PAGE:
This is the ultimate argument revolving around the GameVice Flex. Since it is essentially a Razer Kishi V1 with extra features, it's hard not to compare it to the current landscape of gaming peripherals out there. 

Arguably the GameSir X2 Pro and the Razer Kishi V2 have better buttons, triggers, and joysticks than the GameVice Flex here, with modernized actuation with meaningful iteration on overall quality. That being said, at least in the case of the GameSir X2 Pro, it's simply damn small. It's a bit like an Xbox Cloud Gaming controller designed for ants, or at least small children. Even though it's arguably the best from a technological perspective, the small size makes it difficult to recommend for most adults. Therefor, generally, the Razer Kishi V2 is what I'd consider to be the "top" mobile clip for Xbox Cloud Gaming or other types of cloud gaming ... but the design doesn't exactly lend itself well to phone cases. 

If you have a phone case, quite honestly, the GameVice Flex is probably the best option overall. You could grab a Bluetooth edition GameSir X2 or even Bluetooth via a standard Xbox controller, but then you're adding latency from Bluetooth into the mix. USB-C is the best option for cloud gaming, and the versatility of the GameVice Flex is hard to overlook. 

GameVice Flex: Should you buy it?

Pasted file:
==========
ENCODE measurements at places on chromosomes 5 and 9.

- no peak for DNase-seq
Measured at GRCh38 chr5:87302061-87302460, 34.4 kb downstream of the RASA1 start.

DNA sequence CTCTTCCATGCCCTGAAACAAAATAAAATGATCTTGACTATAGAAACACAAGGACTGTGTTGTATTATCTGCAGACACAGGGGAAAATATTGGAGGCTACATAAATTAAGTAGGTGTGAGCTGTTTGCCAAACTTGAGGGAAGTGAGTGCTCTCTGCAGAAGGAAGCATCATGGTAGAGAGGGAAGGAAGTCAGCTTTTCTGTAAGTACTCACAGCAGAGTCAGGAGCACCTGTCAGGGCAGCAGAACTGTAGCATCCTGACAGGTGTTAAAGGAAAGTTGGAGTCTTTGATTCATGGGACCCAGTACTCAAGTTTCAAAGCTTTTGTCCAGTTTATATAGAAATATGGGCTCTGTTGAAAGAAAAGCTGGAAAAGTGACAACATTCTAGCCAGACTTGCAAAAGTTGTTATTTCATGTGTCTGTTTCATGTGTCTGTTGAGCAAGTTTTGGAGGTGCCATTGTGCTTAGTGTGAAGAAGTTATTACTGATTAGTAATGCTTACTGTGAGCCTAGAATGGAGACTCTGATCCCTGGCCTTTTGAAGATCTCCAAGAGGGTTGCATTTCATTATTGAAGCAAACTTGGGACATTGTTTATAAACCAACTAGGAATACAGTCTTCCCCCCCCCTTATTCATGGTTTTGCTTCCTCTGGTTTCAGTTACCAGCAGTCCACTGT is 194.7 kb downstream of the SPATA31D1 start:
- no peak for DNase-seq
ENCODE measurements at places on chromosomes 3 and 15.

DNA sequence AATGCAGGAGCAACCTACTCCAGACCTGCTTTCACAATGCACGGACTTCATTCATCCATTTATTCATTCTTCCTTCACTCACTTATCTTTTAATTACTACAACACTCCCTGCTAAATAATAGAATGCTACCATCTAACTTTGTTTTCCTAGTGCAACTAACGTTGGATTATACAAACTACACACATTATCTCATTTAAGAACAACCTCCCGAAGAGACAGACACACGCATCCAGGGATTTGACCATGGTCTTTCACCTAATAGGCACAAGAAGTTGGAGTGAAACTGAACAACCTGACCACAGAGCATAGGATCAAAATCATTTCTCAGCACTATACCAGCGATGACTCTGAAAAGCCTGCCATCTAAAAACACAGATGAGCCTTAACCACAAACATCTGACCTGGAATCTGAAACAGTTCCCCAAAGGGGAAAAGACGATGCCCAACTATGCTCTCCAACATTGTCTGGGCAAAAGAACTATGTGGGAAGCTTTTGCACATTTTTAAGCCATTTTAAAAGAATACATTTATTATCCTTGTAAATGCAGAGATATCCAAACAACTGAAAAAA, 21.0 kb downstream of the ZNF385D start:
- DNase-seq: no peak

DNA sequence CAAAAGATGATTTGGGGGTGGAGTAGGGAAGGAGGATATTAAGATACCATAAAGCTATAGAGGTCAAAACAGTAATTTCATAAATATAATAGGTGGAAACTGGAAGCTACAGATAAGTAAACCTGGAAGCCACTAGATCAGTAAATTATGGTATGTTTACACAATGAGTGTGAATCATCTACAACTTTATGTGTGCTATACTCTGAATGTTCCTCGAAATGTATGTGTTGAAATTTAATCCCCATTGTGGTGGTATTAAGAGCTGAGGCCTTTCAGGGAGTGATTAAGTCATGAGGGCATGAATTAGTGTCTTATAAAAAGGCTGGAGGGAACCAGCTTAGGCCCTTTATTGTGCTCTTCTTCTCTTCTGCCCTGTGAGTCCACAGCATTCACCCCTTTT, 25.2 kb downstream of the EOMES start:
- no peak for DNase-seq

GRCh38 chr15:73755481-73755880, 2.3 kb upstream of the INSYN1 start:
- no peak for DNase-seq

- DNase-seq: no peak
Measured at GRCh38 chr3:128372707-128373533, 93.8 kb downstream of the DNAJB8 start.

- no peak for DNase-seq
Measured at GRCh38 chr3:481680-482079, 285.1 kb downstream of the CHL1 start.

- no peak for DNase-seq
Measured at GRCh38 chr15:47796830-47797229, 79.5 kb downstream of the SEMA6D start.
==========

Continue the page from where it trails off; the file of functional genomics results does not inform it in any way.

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Whether or not you should buy the GameVice Flex hinges specifically on whether or not you use a case with your phone. I would argue that the GameSir X2 Pro or the Razer Kishi V2 is a better option for the same $99 price point, with the exception of those with a larger phone case. In that niche, the GameVice Flex excels. 


You should buy this if: 

  • You use a phone with a case attached and want to cloud game. 

You shouldn't buy this if: 

  • You already have a Razer Kishi V1, since it's essentially identical. 
  • Your phone fits into a more modernized competitor. 

There's nothing wrong per se with the GameVice Flex. It's great that it can very snugly fit basically any modern rectangular smartphone set up, owing to its abundance of insert options. It beats Bluetooth options with its low-latency USB-C connectivity, and the design ensures that your phone won't slip out of the housing under any circumstances.

It's also larger and more ergonomic than the GameSir X2 Pro for adults, I would argue, although the overall quality is a step down from Razer's Kishi V2. The Kishi V2 won't accommodate larger phone cases, however, giving the GameVice Flex an undeniable niche well worthy of praise. 

Jez Corden
Managing Editor

Jez Corden is the Managing Editor for Windows Central, focusing primarily on all things Xbox and gaming. Jez is known for breaking exclusive news and analysis as relates to the Microsoft ecosystem while being powered by caffeine. Follow on Twitter @JezCorden and listen to his Xbox Two podcast, all about, you guessed it, Xbox!